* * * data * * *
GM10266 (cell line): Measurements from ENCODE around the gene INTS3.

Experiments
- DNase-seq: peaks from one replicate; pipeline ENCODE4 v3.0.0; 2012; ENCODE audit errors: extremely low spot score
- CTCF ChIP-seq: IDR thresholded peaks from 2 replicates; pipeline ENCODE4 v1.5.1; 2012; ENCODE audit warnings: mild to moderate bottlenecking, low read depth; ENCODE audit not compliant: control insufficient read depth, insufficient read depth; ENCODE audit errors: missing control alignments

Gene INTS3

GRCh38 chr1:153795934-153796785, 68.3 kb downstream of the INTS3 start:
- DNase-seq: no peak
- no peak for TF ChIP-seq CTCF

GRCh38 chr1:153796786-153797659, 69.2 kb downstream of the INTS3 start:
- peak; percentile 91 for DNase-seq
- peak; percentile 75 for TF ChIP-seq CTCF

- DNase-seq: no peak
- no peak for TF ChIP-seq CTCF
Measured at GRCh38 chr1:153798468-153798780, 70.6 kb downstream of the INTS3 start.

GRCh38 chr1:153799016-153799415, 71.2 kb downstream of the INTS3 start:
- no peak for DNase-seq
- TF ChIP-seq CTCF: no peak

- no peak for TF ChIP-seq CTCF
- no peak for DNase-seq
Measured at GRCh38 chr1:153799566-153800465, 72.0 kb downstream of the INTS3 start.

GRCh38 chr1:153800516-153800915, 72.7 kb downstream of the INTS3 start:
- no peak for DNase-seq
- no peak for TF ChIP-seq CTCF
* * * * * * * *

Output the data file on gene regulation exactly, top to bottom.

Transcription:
GM10266 (cell line): Measurements from ENCODE around the gene INTS3.

Experiments
- DNase-seq: peaks from one replicate; pipeline ENCODE4 v3.0.0; 2012; ENCODE audit errors: extremely low spot score
- CTCF ChIP-seq: IDR thresholded peaks from 2 replicates; pipeline ENCODE4 v1.5.1; 2012; ENCODE audit warnings: mild to moderate bottlenecking, low read depth; ENCODE audit not compliant: control insufficient read depth, insufficient read depth; ENCODE audit errors: missing control alignments

Gene INTS3

GRCh38 chr1:153795934-153796785, 68.3 kb downstream of the INTS3 start:
- DNase-seq: no peak
- no peak for TF ChIP-seq CTCF

GRCh38 chr1:153796786-153797659, 69.2 kb downstream of the INTS3 start:
- peak; percentile 91 for DNase-seq
- peak; percentile 75 for TF ChIP-seq CTCF

- DNase-seq: no peak
- no peak for TF ChIP-seq CTCF
Measured at GRCh38 chr1:153798468-153798780, 70.6 kb downstream of the INTS3 start.

GRCh38 chr1:153799016-153799415, 71.2 kb downstream of the INTS3 start:
- no peak for DNase-seq
- TF ChIP-seq CTCF: no peak

- no peak for TF ChIP-seq CTCF
- no peak for DNase-seq
Measured at GRCh38 chr1:153799566-153800465, 72.0 kb downstream of the INTS3 start.

GRCh38 chr1:153800516-153800915, 72.7 kb downstream of the INTS3 start:
- no peak for DNase-seq
- no peak for TF ChIP-seq CTCF